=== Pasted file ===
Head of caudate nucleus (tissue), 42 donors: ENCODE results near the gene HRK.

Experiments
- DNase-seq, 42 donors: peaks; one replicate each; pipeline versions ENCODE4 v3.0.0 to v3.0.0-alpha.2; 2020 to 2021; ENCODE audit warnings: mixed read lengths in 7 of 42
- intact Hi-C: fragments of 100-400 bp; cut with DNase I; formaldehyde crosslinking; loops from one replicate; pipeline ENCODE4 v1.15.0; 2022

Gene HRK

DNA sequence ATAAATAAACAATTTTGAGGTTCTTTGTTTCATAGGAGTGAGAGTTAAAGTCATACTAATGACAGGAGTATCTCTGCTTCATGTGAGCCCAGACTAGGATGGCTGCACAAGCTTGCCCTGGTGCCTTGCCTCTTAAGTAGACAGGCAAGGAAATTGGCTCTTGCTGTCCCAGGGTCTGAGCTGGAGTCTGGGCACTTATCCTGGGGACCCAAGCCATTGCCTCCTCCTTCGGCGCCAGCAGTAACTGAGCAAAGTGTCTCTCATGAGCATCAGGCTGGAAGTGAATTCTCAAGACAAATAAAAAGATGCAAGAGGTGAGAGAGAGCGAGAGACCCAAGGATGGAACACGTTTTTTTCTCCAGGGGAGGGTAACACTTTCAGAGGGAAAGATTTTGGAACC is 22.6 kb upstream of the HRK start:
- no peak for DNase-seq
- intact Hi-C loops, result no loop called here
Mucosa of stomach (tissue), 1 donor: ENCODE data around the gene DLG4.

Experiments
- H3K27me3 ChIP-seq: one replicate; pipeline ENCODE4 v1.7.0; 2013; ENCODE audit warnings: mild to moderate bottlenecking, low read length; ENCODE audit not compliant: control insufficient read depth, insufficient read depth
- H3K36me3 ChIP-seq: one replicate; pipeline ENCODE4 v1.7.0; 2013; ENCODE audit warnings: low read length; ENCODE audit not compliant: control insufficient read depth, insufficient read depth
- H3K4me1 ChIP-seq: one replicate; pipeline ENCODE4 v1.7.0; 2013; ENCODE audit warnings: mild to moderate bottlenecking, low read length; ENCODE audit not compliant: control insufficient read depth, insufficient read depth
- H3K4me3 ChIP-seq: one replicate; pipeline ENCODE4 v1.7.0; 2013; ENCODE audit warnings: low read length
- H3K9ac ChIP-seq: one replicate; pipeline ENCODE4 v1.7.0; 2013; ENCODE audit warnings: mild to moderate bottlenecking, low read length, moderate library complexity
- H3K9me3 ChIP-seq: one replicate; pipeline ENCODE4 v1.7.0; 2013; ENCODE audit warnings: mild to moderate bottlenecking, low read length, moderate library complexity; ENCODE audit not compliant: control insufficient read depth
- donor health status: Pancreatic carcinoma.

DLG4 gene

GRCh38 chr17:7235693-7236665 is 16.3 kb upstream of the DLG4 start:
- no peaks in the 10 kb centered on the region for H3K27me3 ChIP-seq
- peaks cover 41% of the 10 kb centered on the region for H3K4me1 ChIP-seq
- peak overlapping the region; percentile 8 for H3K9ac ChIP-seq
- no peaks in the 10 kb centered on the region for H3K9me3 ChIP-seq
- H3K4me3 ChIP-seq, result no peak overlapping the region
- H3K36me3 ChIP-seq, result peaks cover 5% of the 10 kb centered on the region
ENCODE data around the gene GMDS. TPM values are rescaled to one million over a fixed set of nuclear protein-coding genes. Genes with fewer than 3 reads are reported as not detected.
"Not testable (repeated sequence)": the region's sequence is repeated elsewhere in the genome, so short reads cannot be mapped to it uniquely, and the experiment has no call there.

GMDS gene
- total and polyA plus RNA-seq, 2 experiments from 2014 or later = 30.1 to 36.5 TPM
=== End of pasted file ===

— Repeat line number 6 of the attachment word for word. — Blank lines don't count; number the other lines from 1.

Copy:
DNA sequence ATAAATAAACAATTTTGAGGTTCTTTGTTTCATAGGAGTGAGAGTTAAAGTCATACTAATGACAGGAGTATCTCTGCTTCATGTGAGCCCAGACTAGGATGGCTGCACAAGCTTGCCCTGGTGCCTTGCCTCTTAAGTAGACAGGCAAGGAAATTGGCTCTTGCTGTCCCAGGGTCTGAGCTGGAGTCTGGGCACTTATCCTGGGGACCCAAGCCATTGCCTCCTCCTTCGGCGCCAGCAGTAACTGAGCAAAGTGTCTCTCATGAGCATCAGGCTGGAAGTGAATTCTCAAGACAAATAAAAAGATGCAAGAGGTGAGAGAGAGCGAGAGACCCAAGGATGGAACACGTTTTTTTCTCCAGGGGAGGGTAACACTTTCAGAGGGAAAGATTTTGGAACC is 22.6 kb upstream of the HRK start: